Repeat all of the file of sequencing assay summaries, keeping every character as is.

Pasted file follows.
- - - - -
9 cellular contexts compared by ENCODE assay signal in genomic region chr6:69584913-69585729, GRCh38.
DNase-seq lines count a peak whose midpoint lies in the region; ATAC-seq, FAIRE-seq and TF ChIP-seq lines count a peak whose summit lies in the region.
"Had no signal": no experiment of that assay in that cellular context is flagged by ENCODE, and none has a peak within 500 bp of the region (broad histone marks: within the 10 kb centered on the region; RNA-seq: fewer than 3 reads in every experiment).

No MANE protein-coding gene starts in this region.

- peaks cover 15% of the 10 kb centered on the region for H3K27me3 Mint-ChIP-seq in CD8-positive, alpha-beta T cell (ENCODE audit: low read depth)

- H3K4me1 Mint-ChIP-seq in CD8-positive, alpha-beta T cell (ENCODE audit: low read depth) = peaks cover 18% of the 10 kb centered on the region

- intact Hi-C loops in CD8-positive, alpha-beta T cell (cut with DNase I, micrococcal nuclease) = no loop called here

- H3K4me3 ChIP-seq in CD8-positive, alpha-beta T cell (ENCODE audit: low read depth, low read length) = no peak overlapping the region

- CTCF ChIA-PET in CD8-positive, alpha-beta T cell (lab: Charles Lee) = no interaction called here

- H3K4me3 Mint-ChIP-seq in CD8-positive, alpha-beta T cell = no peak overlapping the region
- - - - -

9 cellular contexts compared by ENCODE assay signal in genomic region chr6:69584913-69585729, GRCh38.
DNase-seq lines count a peak whose midpoint lies in the region; ATAC-seq, FAIRE-seq and TF ChIP-seq lines count a peak whose summit lies in the region.
"Had no signal": no experiment of that assay in that cellular context is flagged by ENCODE, and none has a peak within 500 bp of the region (broad histone marks: within the 10 kb centered on the region; RNA-seq: fewer than 3 reads in every experiment).

No MANE protein-coding gene starts in this region.

- peaks cover 15% of the 10 kb centered on the region for H3K27me3 Mint-ChIP-seq in CD8-positive, alpha-beta T cell (ENCODE audit: low read depth)

- H3K4me1 Mint-ChIP-seq in CD8-positive, alpha-beta T cell (ENCODE audit: low read depth) = peaks cover 18% of the 10 kb centered on the region

- intact Hi-C loops in CD8-positive, alpha-beta T cell (cut with DNase I, micrococcal nuclease) = no loop called here

- H3K4me3 ChIP-seq in CD8-positive, alpha-beta T cell (ENCODE audit: low read depth, low read length) = no peak overlapping the region

- CTCF ChIA-PET in CD8-positive, alpha-beta T cell (lab: Charles Lee) = no interaction called here

- H3K4me3 Mint-ChIP-seq in CD8-positive, alpha-beta T cell = no peak overlapping the region